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DfT launches consultation on doubling legal wattage of e-bike and e-cargo bike motors

The policy objective is to increase usage, support active travel, reduce air pollution and carbon emissions, and cut congestion – a campaign group has 'serious concerns'

Juliana O'Rourke
29 February 2024
DfT says: `The use of e-cargo bikes by freight and logistics operators can reduce congestion from other vehicles and improve air quality

 

The Bicycle Association (BA), representing the UK cycle industry and the cargo bike sector, says it has serious concerns about reported proposals to change the well-established rules about road legal e-bikes in the UK, including doubling legal wattage of electric bike motors.

The Government has now launched a consultation on its proposals around two changes to the regulations on electrically assisted pedal cycles (EAPCs or e-cycles):

  • to amend the legal definition of EAPCs, so that the maximum continuous power output of the electric motor is 500 watts instead of 250 watts

  • to allow ‘twist and go’ EAPCs to have throttle assistance up to 15.5mph (25km/h) without the need for type approval


Access the Consultation documents here: closing date 25 April 2024


BA said it was not clear why the Department for Transport (DfT) had decided to go ahead with the consultation, saying it could be because ministers want to show the UK can diverge from EU rules, or that there was demand from big logistics firms wanting to move into cargo cycle operations.

As well as more power for freight-carrying bikes, there could be some other advocates for the changes. For example, some cyclists with disabilities find it easier to use e-bikes but are unable to pedal unassisted to the 4mph speed at which, under current laws, the electric motor starts up. They either have to not cycle, or use an illegal bike with a throttle.


Join us at The National Cargo Bike Summit, London, May 10, to discuss all things cargo bike


The DfT says: "The policy objective is to increase usage of electrically assisted pedal cycles (EAPCs) and therefore contribute to the benefits of active travel in terms of improving health outcomes.

"Increasing the power and throttle assistance of e-cycles should make them more accessible for different groups of people, including disabled people, older people and people with mobility impairments in addition to making e-cycles more attractive travelling in hilly areas. The proposals should also support freight operators use e-cargo bikes as it will help e-cargo riders transport freight with greater use, including for heavier loads and uphill.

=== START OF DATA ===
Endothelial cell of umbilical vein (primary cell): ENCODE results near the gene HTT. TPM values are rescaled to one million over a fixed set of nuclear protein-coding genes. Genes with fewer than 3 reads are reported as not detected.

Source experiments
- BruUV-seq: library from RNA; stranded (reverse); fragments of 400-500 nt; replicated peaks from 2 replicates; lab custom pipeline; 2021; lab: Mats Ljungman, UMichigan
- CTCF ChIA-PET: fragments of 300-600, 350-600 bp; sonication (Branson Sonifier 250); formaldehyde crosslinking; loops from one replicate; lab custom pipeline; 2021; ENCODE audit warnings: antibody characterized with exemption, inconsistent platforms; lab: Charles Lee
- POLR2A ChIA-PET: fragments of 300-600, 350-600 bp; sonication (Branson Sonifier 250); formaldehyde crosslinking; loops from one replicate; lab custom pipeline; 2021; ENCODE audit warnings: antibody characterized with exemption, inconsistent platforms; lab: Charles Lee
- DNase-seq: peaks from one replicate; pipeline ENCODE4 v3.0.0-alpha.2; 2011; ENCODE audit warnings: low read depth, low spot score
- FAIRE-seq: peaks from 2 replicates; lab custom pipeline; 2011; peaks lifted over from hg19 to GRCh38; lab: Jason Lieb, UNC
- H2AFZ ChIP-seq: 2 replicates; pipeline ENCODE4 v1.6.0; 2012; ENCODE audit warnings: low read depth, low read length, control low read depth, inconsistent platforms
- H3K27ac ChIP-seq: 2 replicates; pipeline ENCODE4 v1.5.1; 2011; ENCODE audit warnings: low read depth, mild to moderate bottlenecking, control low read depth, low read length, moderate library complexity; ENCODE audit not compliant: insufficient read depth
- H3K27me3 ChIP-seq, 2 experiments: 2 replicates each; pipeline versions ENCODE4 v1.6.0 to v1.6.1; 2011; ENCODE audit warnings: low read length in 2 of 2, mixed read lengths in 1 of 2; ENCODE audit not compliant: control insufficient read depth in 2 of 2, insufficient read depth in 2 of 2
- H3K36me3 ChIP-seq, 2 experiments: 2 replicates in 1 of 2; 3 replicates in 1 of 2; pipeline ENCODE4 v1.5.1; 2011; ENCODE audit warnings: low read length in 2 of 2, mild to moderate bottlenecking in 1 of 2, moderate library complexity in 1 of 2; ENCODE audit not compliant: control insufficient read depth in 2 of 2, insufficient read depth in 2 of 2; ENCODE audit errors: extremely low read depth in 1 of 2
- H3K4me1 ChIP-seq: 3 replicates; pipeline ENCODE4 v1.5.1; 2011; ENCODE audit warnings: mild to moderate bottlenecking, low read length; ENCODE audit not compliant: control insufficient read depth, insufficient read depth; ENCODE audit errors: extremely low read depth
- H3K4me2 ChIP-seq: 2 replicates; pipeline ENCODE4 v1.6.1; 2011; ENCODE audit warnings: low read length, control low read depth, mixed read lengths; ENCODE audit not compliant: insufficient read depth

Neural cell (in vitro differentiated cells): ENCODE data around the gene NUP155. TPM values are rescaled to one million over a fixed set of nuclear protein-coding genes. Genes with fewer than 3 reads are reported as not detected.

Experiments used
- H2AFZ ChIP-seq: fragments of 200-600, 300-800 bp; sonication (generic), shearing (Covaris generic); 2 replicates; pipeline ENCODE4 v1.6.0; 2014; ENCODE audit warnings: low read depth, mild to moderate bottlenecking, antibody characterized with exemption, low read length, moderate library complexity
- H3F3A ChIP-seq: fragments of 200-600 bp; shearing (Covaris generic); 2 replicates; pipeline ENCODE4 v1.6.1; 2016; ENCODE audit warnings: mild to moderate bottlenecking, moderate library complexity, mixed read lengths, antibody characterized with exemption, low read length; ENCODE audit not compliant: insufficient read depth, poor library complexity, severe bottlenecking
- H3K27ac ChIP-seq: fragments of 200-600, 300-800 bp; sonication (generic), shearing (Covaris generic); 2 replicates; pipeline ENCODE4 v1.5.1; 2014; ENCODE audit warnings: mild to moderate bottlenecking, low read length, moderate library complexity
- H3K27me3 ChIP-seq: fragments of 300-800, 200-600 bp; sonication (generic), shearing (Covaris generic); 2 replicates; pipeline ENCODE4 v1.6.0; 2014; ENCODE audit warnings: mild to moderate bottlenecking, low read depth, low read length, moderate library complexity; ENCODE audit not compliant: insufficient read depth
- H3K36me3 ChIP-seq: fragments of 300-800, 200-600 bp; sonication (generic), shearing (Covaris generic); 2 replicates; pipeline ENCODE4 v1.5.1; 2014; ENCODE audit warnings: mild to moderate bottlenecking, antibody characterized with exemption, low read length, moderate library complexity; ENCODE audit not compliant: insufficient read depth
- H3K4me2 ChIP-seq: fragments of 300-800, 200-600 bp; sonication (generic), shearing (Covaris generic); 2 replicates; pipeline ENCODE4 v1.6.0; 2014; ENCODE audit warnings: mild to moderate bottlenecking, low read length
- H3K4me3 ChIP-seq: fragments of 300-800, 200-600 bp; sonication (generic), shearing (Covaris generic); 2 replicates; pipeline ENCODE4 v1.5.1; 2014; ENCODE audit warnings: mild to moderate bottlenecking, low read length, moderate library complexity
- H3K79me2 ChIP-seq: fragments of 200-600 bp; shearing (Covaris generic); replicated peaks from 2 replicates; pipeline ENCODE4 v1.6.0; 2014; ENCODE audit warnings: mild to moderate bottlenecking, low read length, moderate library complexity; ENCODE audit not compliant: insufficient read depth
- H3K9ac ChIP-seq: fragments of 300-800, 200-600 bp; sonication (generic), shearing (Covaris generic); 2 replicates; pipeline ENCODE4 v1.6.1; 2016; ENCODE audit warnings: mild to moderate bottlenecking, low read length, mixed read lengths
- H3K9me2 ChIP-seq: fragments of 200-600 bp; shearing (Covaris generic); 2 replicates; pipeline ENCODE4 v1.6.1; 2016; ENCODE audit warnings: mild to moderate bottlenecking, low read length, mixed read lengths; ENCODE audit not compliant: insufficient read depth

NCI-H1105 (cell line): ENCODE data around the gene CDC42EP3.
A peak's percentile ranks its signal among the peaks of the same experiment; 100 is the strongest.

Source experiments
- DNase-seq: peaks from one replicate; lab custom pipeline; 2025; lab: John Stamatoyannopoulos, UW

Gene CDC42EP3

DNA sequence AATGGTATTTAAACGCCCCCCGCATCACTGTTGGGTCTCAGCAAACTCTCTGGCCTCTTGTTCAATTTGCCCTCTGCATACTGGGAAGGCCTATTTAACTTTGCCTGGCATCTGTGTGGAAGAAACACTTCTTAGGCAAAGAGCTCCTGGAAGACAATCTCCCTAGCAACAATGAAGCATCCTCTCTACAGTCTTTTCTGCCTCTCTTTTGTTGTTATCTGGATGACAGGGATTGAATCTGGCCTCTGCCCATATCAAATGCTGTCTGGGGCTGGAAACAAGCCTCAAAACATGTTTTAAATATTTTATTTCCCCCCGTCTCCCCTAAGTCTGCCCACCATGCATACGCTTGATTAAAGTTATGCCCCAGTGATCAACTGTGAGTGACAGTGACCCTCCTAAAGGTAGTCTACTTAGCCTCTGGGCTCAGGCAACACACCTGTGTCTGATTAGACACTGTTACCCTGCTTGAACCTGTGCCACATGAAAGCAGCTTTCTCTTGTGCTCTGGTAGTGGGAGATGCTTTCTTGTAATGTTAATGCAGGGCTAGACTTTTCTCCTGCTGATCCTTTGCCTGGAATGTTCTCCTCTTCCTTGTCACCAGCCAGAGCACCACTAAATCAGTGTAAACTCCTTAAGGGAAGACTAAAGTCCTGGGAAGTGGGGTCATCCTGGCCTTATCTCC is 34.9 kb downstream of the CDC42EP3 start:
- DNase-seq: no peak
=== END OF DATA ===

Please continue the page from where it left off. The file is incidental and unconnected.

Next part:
"E-cargo bikes can deliver the objectives and benefits of active travel as electrical assistance helps riders of cargo bikes transport goods with greater ease. In particular, the use of e-cargo bikes by freight and logistics operators can reduce congestion from other vehicles and improve air quality.

"To support the development of e-cargo bikes, the government has invested in supporting businesses and local authorities to transition to more sustainable business travel and last-mile deliveries through e-cargo bike grants, including £2.6 million for local authorities from 2 rounds of funding administered by the Energy Savings Trust between 2019 and 2022."

In a response to the consultation launch, the The Bicycle Association urges Government to:

  • Consider carefully whether there is really a pressing need for change to EAPC regulations. Rules aligned with current UK EAPC regulations are widely used and accepted internationally, and in many countries EAPCs under these rules are highly popular and successful. The industry stands ready to propose a number of interventions to Government which would boost uptake of EAPCs as has been done overseas.

  • Weigh carefully any possible benefits of this proposed change against the very real risk that it will, in time if not immediately, see the attractiveness to users of the EAPC category degraded by additional restrictions. This will put at risk the UK’s active travel and decarbonisation objectives, and UK cycle industry growth.

  • Consider any amendments to EAPC regulations only as part of a comprehensive, overall plan for micromobility, not as an isolated change. The introduction of a new Low-speed Zero Emission Vehicle (LZEV) legislative framework would be the most appropriate opportunity to consider any such change. If a new category of higher power, ‘no pedalling’ e-cycle is to be introduced, it would better be proposed and consulted on as part of a holistic LZEV plan, rather than as a change made in isolation.

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